Tag Archives: Famous fortune Fights

LA Times article about estate planning

The business section of Sunday’s Los Angeles Times featured an article called “Time to prepare your will”.  Discussing the importance of estate planning, the article included quotes from both of us.  Here’s a few selections from the article:

If you’re rich, the best estate planning advice would be to die quickly. If you’re not, the best advice is to either review or rewrite your estate planning documents to make sure your heirs aren’t left high and dry if you die.


FOR THE RECORD: The Personal Finance column about estate planning in Sunday’s Business section misidentified the book “Trial & Heirs: Famous Fortune Fights!” by Andrew W. Mayoras and Danielle B. Mayoras as “Trial & Errors: Famous Fortune Fights.” 


That’s because estate taxes that could allow Uncle Sam to nab up to 45% of your bequeathed assets are currently — and very temporarily — kaput. 

A decade-long phase-out of the estate tax eliminated the tax completely as of January. The catch: If nothing’s done, estate taxes will boomerang back to historic

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Brittany Murphy Estate: she did update her estate plan, after all

Actress Brittany Murphy died tragically at age 32 a few months ago.  Within a day of her passing, celebrity website TMZ reported that Murphy failed to update her will after her marriage to Simon Monjack, her husband of 2 1/2 years.  Instead, her will left everything to her mother.  The Probate Lawyer Blog’s article about it reminded people that updating wills and trusts after important life changes, like a marriage, is very important . . .  even for 32-year olds.  Brittany Murphy Estate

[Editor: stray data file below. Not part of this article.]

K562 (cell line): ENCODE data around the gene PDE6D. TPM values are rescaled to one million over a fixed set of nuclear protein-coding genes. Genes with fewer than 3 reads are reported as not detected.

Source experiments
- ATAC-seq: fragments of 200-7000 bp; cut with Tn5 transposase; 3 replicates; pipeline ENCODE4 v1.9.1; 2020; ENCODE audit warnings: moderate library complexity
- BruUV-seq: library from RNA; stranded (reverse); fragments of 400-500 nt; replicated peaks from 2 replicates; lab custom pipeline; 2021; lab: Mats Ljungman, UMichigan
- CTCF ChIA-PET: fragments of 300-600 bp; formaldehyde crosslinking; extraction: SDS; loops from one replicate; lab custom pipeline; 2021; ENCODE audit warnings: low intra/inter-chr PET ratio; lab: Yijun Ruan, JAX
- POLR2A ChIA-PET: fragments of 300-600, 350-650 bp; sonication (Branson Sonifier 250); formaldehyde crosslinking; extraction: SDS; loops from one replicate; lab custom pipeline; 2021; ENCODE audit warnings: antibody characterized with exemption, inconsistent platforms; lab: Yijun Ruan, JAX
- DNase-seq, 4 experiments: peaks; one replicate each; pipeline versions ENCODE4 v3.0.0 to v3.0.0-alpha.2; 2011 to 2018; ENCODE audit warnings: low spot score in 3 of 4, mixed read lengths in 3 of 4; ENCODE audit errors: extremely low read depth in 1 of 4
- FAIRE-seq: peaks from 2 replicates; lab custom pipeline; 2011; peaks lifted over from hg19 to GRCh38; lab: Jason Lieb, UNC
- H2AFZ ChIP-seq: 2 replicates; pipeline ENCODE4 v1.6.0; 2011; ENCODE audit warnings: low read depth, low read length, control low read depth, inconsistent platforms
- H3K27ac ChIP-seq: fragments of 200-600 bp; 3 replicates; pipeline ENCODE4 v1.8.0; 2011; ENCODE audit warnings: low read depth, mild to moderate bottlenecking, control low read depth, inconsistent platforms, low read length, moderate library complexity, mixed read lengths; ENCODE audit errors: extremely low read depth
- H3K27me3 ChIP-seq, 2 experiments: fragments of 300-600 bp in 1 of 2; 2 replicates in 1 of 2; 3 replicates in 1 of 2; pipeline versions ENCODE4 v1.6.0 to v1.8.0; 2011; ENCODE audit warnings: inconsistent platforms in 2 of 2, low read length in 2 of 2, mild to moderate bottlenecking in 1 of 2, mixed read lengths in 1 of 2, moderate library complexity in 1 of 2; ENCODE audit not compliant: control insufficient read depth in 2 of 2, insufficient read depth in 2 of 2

TMZ is now reporting that, according to Monjack, the story wasn’t entirely accurate.  While she did have a prior handwritten will naming her mother as her beneficiary, Murphy did update her estate plan after her marriage, complete with a will and trust.  Monjack said he asked Murphy to include a provision stating “I am married to Simon Monjack who I have intentionally left out of this will.”

That provision was important because, without it, Monjack may still have inherited some of her assets as a “pretermitted spouse”.  By specifically mentioning

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Motion Magazine book review of Trial and Heirs

Review of “Trial & Heirs:  Famous Fortune Fights!” by Motion Magazine, part of LegalNews.com:

Anna Nicole Smith, Ray Charles, Heath Ledger, Michael Jackson, Supreme Court Justice Warren Burger …  what do they all have in common?

They were all celebrities, they’re no longer among the living, and they all can teach us a lesson.

At least according to husband and wife legacy expert attorneys Andrew W. Mayoras and Danielle B. Mayoras, authors of “Trial & Heirs: Famous Fortune Fights!” The book dishes out drama using celebrity cases to highlight the importance of proper estate planning.

The Mayorases compiled and researched these high-profile celebrity cases with Danielle, who specializes in estate planning education, taking on the title of “Queen of Heirs” while Andrew used his probate litigation experience as “King of Trials.”

Satisfying readers’ voyeuristic side with the engaging stories of celebrity heir in-fighting isn’t the book’s only draw.

Featured on The Rachael Ray Show, WGN Chicago, and Forbes.com, “Trial & Heirs” can be utilized by those seeking to spark the

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Kiplinger’s article: Cut the Lawyer out of your Will?

Kiplinger’s Personal Finance Magazine has an interesting article that’s coming out in the March 2010 issue, about do-it-yourself estate planning.  It was written by Jane Bennett Clark, Senior Associate Editor: